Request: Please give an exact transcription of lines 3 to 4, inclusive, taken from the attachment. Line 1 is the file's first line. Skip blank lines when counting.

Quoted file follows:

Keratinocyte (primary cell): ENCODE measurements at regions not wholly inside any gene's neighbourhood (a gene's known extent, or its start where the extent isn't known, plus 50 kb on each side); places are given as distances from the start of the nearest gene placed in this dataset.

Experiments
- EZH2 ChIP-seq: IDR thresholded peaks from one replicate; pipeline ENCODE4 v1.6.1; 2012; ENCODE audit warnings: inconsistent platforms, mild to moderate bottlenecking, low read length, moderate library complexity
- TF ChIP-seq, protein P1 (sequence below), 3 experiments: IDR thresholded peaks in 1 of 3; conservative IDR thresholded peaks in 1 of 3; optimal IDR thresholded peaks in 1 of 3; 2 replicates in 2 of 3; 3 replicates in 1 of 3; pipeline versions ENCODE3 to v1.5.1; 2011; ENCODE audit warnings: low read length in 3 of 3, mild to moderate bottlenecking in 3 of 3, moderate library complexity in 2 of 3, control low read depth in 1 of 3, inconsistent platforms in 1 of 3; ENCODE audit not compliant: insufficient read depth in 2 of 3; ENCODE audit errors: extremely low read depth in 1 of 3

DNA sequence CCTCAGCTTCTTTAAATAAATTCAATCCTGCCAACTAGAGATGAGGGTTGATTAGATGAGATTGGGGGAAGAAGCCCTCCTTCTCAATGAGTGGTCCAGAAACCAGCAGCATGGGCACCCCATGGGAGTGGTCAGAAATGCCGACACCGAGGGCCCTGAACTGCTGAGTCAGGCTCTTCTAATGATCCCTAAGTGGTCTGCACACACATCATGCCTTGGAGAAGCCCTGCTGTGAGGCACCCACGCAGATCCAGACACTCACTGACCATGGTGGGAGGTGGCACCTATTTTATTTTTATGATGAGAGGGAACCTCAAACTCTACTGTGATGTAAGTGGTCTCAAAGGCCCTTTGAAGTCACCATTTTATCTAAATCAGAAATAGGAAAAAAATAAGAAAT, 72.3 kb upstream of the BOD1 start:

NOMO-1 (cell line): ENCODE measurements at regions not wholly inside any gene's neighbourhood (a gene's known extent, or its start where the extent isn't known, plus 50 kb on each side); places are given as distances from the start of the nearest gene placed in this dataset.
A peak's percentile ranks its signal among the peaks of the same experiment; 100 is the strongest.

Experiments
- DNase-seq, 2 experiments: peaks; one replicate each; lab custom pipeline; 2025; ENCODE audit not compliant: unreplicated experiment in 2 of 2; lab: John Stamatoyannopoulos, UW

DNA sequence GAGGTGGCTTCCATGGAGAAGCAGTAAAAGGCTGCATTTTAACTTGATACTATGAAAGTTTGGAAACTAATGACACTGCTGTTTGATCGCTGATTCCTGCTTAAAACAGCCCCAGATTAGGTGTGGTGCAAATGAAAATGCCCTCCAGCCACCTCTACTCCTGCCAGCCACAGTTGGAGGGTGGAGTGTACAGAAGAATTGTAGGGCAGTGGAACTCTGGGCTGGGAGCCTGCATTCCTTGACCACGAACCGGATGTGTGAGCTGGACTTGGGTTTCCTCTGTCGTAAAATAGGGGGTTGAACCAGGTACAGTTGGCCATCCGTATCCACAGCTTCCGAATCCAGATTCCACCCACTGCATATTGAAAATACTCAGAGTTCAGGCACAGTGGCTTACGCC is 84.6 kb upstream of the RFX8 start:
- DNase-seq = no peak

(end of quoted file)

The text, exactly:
- EZH2 ChIP-seq: IDR thresholded peaks from one replicate; pipeline ENCODE4 v1.6.1; 2012; ENCODE audit warnings: inconsistent platforms, mild to moderate bottlenecking, low read length, moderate library complexity
- TF ChIP-seq, protein P1 (sequence below), 3 experiments: IDR thresholded peaks in 1 of 3; conservative IDR thresholded peaks in 1 of 3; optimal IDR thresholded peaks in 1 of 3; 2 replicates in 2 of 3; 3 replicates in 1 of 3; pipeline versions ENCODE3 to v1.5.1; 2011; ENCODE audit warnings: low read length in 3 of 3, mild to moderate bottlenecking in 3 of 3, moderate library complexity in 2 of 3, control low read depth in 1 of 3, inconsistent platforms in 1 of 3; ENCODE audit not compliant: insufficient read depth in 2 of 3; ENCODE audit errors: extremely low read depth in 1 of 3